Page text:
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East Palo Alto Pot Club Loses Appeal

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An East Palo Alto medical marijuana dispensary lost its bid this week to win the city's backing, and now its owners are contemplating the possibility of trying their luck in court.

The council in a 4-1 vote Thursday rejected an appeal Peninsula Caregivers Collective filed after Planning Division Manager Brent Butler denied it a use permit. Butler also determined that the city would need to amend its zoning code to allow pot clubs to set up shop.

Peninsula Caregivers, however, has been dishing up medical marijuana without East Palo Alto's permission for several months now.

"We in California have declared it to be medicine," Scot Candell, the collective's attorney, told council members at the hearing Thursday.

Candell argued no permit is actually required. The state has recognized marijuana as a medicine, he said, comparing the collective to a typical drug store that wouldn't need a permit to operate under zoning for the 1927 Bayshore Road location.

The area is also zoned for philanthropic and charitable institutions. The collective falls into that category because the state requires that it provide marijuana only to ill patients without making a profit, Candell said.

"Peninsula Caregivers is a legally operating medical marijuana collective in East Palo Alto," he said.

Mayor Carlos Romero disagreed.

"You paint with a very broad brush if you think this falls under a medical clinic," Romero said.

Council Member Ruben Abrica also took issue with Candell's argument.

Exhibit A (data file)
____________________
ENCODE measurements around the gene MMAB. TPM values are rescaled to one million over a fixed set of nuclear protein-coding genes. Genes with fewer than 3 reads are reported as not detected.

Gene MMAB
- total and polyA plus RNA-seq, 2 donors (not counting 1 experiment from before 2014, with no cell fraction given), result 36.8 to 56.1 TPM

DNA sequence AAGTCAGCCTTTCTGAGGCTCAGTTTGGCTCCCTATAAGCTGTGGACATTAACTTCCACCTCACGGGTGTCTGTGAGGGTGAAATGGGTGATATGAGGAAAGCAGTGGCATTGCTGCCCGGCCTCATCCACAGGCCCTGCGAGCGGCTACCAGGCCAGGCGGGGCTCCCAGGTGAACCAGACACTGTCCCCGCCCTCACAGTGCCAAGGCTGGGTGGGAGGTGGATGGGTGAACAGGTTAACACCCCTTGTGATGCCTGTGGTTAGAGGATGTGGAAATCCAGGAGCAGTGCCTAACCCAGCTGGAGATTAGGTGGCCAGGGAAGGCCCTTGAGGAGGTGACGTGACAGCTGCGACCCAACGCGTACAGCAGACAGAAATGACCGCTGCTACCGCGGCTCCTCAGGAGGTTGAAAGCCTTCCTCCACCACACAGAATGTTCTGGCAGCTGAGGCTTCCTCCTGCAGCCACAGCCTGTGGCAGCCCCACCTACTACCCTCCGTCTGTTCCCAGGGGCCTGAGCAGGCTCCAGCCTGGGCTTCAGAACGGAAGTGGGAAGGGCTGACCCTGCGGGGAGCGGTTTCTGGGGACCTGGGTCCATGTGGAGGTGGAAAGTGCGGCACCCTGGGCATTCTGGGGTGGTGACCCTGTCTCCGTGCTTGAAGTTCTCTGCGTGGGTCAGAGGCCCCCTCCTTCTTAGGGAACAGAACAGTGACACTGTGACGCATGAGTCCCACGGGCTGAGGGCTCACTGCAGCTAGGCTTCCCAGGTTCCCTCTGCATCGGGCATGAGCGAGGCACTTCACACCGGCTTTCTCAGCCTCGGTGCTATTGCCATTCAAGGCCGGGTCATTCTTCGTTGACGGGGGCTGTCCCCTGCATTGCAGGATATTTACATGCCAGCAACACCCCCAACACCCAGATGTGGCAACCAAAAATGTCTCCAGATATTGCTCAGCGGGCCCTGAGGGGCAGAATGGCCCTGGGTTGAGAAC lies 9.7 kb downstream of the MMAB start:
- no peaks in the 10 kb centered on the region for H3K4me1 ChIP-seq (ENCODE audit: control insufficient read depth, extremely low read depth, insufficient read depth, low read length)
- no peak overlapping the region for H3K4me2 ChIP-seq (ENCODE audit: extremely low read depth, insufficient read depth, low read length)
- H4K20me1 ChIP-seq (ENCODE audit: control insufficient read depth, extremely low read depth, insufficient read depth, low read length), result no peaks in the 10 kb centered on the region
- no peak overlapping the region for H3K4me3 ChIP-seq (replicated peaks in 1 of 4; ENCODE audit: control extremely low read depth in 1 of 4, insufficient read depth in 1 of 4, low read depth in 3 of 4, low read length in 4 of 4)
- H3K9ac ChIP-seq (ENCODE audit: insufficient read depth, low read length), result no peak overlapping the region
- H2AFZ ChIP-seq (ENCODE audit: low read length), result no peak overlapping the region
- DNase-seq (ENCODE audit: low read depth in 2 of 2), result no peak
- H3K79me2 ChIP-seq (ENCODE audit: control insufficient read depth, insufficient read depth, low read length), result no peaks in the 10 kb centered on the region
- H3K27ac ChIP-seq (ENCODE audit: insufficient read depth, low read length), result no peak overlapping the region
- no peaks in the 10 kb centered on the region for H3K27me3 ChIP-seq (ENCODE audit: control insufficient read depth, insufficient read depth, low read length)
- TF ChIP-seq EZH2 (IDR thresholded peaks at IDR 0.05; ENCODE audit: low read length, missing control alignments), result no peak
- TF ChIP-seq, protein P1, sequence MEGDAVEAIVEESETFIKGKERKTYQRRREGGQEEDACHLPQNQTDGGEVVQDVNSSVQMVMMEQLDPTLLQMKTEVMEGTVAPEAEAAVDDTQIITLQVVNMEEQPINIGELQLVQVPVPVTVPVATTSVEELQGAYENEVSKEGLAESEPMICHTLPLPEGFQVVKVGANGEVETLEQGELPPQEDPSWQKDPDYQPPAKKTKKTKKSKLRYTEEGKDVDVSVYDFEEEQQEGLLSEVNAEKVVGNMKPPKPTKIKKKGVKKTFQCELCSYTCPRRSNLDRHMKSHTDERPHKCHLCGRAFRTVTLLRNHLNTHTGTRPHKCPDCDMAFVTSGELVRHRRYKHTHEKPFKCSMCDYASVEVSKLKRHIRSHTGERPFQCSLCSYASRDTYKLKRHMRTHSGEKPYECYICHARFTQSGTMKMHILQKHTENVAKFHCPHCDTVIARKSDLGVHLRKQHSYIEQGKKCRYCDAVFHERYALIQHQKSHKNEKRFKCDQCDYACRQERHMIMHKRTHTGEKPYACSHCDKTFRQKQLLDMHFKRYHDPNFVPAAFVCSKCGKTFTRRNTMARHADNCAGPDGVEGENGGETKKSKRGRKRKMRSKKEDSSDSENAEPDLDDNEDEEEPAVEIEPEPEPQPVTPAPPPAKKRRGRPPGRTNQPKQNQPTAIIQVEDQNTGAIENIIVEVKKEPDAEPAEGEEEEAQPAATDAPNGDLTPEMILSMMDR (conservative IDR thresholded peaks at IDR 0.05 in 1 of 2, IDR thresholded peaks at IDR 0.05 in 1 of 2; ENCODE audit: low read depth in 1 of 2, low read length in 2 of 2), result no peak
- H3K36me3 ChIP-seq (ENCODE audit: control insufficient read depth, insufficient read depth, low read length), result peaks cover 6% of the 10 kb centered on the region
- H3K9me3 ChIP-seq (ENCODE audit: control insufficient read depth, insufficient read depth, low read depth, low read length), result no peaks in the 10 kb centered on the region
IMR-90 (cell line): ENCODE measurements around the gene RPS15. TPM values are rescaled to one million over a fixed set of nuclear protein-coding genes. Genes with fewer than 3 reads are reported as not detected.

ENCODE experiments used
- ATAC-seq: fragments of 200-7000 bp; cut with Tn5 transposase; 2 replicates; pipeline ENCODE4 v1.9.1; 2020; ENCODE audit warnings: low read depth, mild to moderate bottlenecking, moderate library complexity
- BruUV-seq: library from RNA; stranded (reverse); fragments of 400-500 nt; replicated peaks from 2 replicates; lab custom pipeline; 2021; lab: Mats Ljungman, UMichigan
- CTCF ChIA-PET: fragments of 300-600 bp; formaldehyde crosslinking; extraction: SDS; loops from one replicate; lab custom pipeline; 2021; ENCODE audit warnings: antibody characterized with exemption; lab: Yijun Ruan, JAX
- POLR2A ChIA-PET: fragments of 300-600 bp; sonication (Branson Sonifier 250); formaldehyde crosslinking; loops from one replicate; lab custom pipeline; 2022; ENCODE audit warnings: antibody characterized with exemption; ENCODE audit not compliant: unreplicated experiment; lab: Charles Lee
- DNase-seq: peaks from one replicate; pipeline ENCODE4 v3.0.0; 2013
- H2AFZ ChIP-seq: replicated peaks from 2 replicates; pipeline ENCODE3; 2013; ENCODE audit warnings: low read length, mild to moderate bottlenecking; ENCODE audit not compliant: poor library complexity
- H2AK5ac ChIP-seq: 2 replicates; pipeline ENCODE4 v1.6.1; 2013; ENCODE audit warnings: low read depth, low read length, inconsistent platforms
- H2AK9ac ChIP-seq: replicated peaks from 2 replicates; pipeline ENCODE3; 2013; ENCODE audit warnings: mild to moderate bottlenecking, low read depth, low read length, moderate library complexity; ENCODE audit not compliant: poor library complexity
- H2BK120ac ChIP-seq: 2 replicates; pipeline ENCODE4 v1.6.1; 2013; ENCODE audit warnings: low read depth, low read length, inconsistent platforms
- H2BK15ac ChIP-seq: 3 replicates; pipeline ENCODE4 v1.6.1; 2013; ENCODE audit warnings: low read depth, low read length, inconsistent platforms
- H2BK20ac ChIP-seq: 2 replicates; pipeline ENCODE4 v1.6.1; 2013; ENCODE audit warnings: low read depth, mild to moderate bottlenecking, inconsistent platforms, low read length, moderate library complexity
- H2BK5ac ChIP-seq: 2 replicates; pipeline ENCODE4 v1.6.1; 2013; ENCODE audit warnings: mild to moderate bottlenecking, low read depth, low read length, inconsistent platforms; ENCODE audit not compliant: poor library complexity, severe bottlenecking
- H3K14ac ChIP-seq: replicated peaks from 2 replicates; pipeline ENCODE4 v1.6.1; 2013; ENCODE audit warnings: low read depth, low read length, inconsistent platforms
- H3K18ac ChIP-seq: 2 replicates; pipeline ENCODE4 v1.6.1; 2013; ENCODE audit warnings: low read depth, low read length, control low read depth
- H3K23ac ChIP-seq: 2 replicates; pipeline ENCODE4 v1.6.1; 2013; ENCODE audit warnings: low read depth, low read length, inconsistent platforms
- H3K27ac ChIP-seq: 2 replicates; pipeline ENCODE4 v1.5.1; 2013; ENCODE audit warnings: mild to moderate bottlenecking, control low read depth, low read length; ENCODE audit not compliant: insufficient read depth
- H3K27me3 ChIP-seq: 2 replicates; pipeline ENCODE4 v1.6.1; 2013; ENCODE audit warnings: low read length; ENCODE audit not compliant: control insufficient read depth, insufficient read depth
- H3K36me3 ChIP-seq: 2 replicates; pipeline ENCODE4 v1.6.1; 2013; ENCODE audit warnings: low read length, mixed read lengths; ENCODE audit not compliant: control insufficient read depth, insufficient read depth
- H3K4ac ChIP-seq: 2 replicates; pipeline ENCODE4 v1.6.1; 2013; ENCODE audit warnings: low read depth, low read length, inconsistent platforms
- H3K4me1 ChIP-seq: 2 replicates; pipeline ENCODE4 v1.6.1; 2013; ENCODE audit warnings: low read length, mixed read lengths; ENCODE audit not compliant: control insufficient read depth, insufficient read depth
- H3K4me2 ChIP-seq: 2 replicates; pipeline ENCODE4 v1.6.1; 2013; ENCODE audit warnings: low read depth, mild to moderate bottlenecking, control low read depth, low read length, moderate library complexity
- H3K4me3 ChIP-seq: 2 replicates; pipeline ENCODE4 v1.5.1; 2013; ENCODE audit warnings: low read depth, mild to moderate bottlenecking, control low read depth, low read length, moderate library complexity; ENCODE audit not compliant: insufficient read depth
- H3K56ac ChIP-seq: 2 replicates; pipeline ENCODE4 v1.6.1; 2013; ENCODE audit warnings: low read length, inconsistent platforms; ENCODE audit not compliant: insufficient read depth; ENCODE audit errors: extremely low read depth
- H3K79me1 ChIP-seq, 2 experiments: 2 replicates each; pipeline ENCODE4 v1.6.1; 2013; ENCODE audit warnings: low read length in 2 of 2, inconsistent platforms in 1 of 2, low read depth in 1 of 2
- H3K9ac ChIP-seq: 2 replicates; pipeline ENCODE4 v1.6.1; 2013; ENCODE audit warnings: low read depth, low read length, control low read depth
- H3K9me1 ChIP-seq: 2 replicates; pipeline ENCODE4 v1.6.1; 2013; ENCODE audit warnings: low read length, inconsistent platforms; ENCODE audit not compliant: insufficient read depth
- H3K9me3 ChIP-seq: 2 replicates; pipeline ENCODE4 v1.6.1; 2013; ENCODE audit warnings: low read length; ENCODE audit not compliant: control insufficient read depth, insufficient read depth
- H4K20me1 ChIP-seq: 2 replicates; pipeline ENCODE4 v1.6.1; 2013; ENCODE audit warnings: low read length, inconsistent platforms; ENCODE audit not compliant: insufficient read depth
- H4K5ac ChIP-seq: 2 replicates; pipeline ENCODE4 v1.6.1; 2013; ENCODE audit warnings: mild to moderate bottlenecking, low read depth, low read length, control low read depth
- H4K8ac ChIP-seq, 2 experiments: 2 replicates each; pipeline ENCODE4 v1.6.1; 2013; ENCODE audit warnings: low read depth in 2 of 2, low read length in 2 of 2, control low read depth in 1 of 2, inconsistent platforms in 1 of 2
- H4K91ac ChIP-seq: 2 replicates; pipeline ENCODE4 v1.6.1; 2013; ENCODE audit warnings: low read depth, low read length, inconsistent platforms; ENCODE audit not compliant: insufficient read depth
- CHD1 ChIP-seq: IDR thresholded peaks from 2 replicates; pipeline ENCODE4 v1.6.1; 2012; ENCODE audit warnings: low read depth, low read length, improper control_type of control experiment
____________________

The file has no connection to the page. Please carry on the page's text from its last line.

"You do seem to imply ... that because we are a creature of the state we basically have no room to make interpretations of codes or interpretations of regulations," he said.

Abrica was also angered that the collective has decided to operate without the city's permission.

"The way we operate in East Palo Alto is that people go through the process," he said.

Among the dozen speakers at Thursday's hearing were the collective's owners, Darren Powell and Willie Beasley.

"The process failed us," Beasley said. "This council, the planning department failed us."

The council's rejection of the appeal follows a 3-1 decision last week to ban medical marijuana dispensaries. City staff is currently working on an amendment to the zoning code that would prohibit the facilities.

Candell acknowledged the council's earlier decision and argued that because the collective was established before it was made, the dispensary should be allowed to operate under a "legal nonconforming use."

After the meeting, Candell said his clients won't seek a zoning amendment. However, they may take the matter to court.

City officials, meanwhile, maintain that the collective has been operating illegally and could face fines for each day it has been in business since being sent a cease-and-desist letter on May 4. Interim City Attorney Valerie Armento said the city has not yet decided what to do next.

East Palo Alto police Chief Ron Davis, who has launched a criminal investigation into the collective, said this week that it poses a potential safety risk because it hasn't been approved by the city and police aren't able to regulate it.


News Hawk- Jacob Ebel 420 MAGAZINE
Source: mercurynews.com
Author: Jesse Dungan
Contact: Contact Us
Copyright: San Jose Mercury News
Website: East Palo Alto pot club loses appeal
 
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